Artists complete life-size replica of Lascaux?s prehistoric cave paintings

20th January, 2016
An army of artists and painters have completed three years of painstaking work and created a true-to-life replica of the famous Lascaux cave paintings, which are over 18,000 years old.

The highly intricate and faithful copy is now ready to be transported to its new home at the International Centre of Parital Art, situated just down the road from the original, found in a hillside in Montignac in the Dordogne region. Almost 2000 Upper Paleolithic wall paintings feature in the collection, featuring depictions of rhinos, horses, panthers, bison and deer, with the Lascaux cave paintings being labelled as Europe?s most important collection of prehistoric art and awarded UNESCO World Heritage Status in 1979. The people behind the cave paintings are believed to have come to Europe from Africa and via Asia.

The original cave paintings were discovered in 1940, quickly becoming hugely popular with tourists, though access was sealed off in 1963 to help protect and preserve the paintings. A limited set of reproductions have been on display since, though this large-scale project means that visitors can observe the cave paintings in their entirety.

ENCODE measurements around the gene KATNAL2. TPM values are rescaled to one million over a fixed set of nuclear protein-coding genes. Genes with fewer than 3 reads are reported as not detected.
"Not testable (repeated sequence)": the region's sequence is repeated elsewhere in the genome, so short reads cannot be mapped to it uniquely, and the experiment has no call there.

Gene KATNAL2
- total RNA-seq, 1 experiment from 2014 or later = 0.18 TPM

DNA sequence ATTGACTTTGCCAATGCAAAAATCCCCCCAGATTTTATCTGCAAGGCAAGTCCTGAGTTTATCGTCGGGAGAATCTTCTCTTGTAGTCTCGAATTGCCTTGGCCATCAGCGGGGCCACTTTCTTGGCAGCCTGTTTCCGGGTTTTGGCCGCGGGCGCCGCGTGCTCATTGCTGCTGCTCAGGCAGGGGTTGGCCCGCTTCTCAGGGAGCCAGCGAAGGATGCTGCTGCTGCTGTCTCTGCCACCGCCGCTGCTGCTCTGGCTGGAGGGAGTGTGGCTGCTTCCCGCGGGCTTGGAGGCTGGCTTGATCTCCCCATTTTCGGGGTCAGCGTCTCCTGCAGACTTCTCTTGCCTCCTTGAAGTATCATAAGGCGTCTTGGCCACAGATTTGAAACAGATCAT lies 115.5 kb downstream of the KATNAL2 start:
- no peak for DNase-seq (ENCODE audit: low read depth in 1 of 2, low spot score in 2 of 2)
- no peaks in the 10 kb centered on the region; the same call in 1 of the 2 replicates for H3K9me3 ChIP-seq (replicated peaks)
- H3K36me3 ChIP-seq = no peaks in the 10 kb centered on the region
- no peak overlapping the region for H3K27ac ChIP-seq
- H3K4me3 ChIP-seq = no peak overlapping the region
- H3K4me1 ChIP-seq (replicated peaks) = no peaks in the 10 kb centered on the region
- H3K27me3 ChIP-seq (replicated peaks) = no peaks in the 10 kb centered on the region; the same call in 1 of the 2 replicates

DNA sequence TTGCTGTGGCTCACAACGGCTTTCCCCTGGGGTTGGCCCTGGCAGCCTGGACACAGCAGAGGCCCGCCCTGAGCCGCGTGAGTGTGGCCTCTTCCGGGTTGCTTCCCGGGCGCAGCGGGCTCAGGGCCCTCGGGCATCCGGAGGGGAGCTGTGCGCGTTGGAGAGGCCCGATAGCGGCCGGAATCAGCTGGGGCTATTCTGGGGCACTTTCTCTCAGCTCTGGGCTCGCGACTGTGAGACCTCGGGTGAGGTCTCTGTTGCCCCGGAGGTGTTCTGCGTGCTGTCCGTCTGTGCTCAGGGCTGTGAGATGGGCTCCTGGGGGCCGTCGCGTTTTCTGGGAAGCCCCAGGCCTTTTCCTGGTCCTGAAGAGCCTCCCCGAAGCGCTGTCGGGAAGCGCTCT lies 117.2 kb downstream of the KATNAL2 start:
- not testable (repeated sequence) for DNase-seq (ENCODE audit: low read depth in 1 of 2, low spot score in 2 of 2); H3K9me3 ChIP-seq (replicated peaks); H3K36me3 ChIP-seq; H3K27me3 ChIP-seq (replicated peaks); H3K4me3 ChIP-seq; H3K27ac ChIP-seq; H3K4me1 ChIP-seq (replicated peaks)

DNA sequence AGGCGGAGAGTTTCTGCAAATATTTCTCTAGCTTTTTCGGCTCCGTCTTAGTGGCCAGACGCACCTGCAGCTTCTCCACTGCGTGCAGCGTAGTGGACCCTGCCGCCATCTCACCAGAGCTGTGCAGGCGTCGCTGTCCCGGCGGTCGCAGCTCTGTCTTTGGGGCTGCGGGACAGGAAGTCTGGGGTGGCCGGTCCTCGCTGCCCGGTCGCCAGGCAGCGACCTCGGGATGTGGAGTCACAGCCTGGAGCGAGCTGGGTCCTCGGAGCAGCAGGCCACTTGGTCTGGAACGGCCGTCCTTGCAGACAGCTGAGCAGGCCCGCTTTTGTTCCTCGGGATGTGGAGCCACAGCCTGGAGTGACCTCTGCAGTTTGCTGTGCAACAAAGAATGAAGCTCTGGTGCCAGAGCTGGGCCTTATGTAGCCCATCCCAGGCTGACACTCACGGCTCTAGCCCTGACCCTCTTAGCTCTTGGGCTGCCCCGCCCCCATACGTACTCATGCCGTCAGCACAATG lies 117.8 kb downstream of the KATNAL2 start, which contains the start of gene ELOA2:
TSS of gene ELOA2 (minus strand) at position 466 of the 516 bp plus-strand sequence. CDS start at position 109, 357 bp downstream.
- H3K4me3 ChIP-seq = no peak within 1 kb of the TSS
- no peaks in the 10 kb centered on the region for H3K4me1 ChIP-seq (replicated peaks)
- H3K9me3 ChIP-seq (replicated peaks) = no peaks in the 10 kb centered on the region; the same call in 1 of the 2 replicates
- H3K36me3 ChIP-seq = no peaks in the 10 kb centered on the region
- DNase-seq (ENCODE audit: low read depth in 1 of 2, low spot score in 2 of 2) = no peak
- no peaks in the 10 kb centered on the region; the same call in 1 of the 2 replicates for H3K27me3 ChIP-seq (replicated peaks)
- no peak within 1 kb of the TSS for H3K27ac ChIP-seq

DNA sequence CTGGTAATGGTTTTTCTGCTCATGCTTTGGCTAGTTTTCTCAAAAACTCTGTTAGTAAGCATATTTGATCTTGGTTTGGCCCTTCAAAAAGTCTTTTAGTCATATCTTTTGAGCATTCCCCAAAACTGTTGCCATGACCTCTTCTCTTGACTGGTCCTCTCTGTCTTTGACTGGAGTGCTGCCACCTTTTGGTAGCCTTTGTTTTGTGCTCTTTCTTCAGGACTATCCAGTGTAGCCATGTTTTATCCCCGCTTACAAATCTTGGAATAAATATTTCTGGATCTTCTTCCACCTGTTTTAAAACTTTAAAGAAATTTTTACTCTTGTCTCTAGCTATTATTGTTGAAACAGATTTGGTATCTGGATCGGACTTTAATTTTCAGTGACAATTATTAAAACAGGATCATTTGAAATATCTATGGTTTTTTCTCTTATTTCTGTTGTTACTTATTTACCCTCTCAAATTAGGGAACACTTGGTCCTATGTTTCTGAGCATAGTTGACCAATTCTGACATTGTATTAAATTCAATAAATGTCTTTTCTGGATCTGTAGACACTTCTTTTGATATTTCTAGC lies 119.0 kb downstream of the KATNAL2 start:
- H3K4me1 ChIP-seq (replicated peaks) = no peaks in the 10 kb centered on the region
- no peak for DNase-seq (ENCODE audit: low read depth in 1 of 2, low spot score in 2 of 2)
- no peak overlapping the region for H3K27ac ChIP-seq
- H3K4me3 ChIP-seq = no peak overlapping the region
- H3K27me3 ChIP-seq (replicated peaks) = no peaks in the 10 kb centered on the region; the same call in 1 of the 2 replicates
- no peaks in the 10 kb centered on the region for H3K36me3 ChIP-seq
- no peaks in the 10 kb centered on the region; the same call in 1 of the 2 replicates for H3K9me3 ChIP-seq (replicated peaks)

Francis Ringenbach, the project?s artistic director, said that the main goal of the reproduction was to be as faithful to the original as possible, which ultimately slowed the process down. He said: ?sometimes one has to spend hours reproducing just 10 square centimetres?. Technology was on their side in helping them to accurately reproduce the paintings, as they employed 3D digital scans which acted like tracing paper as images of the original were projected onto the wall for artists to paint over.


Ringenbach also reflected on the importance of the project, saying ?here, we reach a whole new level in terms of helping people to understand what Lascaux represents for science, the history of art, prehistory?.

If you?re planning on visiting the caves and witnessing a truly extraordinary piece of history on your luxury family holidays to France, the centre is expected to open by the end of year, ready to shine a light on the fascinating lives of our prehistoric ancestors.

Image: Bayes Ahmed, available under Creative Commons